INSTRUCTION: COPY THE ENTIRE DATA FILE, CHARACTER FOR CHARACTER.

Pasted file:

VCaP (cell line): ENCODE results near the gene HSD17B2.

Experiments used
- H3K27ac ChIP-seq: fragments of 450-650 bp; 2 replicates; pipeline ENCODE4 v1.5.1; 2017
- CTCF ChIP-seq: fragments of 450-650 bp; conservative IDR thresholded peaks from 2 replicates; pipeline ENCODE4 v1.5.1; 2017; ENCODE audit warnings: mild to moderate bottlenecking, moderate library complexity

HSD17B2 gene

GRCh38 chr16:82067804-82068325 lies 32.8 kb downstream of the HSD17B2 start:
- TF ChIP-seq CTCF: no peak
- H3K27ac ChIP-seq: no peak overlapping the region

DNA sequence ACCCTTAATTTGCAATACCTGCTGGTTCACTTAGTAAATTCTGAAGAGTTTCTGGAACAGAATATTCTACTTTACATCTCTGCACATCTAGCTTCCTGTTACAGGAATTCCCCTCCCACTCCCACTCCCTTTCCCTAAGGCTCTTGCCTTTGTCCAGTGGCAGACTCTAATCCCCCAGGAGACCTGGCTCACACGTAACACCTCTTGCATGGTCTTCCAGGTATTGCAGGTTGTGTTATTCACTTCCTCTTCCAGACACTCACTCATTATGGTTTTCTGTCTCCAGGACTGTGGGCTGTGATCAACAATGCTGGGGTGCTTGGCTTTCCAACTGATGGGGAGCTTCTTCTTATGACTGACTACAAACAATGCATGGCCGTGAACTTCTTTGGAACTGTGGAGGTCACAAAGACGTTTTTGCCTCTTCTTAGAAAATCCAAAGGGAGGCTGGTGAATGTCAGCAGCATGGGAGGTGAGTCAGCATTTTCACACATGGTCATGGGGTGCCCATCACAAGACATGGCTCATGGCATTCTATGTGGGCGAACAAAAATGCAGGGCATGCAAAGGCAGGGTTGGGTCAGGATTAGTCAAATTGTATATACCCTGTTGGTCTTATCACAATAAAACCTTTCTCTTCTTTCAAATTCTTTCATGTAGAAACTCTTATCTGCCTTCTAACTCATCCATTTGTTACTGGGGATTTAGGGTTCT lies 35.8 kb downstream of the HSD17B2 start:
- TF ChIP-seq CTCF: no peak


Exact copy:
VCaP (cell line): ENCODE results near the gene HSD17B2.

Experiments used
- H3K27ac ChIP-seq: fragments of 450-650 bp; 2 replicates; pipeline ENCODE4 v1.5.1; 2017
- CTCF ChIP-seq: fragments of 450-650 bp; conservative IDR thresholded peaks from 2 replicates; pipeline ENCODE4 v1.5.1; 2017; ENCODE audit warnings: mild to moderate bottlenecking, moderate library complexity

HSD17B2 gene

GRCh38 chr16:82067804-82068325 lies 32.8 kb downstream of the HSD17B2 start:
- TF ChIP-seq CTCF: no peak
- H3K27ac ChIP-seq: no peak overlapping the region

DNA sequence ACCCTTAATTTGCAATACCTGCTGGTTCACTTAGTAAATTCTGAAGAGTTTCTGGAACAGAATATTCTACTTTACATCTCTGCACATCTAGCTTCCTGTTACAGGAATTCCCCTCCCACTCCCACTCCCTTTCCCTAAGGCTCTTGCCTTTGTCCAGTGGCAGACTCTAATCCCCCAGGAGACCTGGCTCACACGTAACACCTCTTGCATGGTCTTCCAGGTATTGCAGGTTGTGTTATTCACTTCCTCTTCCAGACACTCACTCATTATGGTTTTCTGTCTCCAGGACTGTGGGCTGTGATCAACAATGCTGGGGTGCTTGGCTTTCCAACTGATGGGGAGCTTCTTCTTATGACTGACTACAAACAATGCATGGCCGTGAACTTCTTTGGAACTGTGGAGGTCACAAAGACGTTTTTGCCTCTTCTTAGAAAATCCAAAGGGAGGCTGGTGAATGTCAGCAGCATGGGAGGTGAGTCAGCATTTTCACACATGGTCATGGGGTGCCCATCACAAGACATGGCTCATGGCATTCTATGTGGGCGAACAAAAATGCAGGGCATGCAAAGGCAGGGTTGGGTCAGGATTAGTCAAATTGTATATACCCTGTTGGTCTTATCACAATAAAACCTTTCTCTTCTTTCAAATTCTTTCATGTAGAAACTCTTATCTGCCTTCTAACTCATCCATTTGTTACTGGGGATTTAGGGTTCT lies 35.8 kb downstream of the HSD17B2 start:
- TF ChIP-seq CTCF: no peak